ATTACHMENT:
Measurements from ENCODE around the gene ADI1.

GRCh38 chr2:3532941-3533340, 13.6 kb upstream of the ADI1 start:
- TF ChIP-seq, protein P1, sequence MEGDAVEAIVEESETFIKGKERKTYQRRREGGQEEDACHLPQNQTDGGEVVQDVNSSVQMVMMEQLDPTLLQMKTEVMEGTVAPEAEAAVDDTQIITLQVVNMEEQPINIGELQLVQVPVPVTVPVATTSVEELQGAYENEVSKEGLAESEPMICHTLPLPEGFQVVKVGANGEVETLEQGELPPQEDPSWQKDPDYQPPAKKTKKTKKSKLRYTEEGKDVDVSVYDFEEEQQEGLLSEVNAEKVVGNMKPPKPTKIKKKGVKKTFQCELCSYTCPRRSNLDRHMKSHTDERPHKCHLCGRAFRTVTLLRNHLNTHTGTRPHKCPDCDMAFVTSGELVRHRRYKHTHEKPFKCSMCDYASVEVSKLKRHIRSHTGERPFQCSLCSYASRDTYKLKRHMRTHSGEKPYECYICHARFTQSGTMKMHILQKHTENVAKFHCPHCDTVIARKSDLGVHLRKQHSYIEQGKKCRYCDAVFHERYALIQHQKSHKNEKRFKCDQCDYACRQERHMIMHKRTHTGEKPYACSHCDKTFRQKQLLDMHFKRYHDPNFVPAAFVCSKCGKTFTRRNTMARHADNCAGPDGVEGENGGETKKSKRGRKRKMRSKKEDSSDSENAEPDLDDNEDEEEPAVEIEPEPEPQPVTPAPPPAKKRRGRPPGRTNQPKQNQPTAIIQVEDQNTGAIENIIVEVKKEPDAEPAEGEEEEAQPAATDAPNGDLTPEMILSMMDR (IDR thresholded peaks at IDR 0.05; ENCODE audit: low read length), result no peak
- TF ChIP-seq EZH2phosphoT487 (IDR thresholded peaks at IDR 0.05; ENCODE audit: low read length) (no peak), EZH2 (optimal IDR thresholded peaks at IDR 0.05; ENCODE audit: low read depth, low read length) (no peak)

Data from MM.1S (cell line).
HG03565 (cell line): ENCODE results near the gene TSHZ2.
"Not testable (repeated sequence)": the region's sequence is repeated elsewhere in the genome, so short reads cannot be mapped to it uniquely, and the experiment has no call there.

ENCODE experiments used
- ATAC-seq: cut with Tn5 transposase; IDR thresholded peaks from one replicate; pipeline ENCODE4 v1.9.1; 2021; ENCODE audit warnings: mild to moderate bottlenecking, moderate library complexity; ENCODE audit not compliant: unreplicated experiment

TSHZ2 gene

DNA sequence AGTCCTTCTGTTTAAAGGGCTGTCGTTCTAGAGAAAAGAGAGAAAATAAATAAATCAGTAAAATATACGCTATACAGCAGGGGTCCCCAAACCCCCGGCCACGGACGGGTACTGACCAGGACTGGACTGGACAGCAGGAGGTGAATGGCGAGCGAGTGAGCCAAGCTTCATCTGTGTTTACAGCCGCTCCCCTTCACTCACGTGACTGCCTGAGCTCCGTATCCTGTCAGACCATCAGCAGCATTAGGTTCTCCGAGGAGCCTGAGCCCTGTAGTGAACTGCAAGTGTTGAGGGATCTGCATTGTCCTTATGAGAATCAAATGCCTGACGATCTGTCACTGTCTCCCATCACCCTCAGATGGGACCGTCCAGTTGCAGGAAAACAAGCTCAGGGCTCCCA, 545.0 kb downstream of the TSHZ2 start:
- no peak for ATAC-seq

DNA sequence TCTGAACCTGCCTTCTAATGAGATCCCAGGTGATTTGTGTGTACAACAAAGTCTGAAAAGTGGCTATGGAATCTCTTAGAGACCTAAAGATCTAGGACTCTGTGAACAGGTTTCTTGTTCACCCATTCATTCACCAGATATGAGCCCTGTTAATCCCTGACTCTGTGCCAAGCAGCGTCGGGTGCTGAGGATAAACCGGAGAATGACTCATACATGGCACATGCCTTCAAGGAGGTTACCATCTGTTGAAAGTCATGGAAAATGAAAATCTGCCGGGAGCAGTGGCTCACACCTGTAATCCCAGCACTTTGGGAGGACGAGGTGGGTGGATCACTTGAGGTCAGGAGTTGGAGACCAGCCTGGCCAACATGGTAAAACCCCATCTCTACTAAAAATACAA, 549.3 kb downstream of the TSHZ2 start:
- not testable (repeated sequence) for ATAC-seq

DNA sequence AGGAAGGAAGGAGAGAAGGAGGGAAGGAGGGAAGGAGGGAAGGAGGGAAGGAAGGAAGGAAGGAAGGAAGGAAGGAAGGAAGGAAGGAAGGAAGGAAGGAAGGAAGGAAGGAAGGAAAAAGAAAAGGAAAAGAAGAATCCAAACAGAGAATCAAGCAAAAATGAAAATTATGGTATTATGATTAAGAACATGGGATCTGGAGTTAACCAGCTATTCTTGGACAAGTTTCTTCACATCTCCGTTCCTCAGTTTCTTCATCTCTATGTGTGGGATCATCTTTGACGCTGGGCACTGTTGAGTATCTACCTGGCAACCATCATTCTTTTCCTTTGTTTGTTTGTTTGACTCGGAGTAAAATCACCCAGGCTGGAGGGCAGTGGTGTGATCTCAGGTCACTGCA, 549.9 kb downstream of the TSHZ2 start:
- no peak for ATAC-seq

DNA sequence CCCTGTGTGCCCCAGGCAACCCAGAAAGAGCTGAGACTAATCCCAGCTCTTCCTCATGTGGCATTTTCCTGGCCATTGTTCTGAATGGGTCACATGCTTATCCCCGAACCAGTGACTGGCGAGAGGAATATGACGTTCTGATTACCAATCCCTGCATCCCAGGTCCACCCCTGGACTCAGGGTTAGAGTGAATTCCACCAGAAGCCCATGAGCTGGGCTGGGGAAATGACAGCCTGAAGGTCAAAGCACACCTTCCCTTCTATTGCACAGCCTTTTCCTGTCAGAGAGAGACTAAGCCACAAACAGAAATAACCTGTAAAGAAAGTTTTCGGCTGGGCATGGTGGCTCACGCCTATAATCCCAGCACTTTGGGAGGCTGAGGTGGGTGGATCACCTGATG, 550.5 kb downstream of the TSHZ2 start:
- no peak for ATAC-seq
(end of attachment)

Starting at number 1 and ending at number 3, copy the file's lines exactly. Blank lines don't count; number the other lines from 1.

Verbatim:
Measurements from ENCODE around the gene ADI1.

GRCh38 chr2:3532941-3533340, 13.6 kb upstream of the ADI1 start:
- TF ChIP-seq, protein P1, sequence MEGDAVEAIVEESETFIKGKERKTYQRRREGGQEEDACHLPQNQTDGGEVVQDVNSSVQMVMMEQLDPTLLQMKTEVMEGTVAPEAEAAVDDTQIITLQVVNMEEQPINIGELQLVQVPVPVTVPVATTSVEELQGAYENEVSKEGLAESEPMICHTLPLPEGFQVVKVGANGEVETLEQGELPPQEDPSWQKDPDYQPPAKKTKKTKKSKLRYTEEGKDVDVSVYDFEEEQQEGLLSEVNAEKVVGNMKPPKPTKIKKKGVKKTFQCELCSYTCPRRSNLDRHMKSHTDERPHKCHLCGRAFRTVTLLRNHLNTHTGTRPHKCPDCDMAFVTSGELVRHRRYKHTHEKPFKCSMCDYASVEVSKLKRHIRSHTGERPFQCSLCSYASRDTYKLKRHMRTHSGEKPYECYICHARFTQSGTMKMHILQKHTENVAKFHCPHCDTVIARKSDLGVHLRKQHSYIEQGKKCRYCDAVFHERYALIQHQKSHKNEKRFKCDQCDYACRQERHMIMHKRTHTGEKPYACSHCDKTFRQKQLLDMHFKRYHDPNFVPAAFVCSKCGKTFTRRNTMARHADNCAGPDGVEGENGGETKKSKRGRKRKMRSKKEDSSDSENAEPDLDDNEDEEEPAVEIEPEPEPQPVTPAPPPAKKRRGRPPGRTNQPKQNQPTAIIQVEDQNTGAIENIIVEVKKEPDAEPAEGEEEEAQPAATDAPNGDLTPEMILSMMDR (IDR thresholded peaks at IDR 0.05; ENCODE audit: low read length), result no peak